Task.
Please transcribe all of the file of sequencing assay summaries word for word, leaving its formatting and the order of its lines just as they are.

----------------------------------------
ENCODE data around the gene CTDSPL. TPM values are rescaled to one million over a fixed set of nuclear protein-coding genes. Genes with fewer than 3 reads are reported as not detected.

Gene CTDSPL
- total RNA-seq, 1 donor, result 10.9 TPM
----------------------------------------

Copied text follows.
ENCODE data around the gene CTDSPL. TPM values are rescaled to one million over a fixed set of nuclear protein-coding genes. Genes with fewer than 3 reads are reported as not detected.

Gene CTDSPL
- total RNA-seq, 1 donor, result 10.9 TPM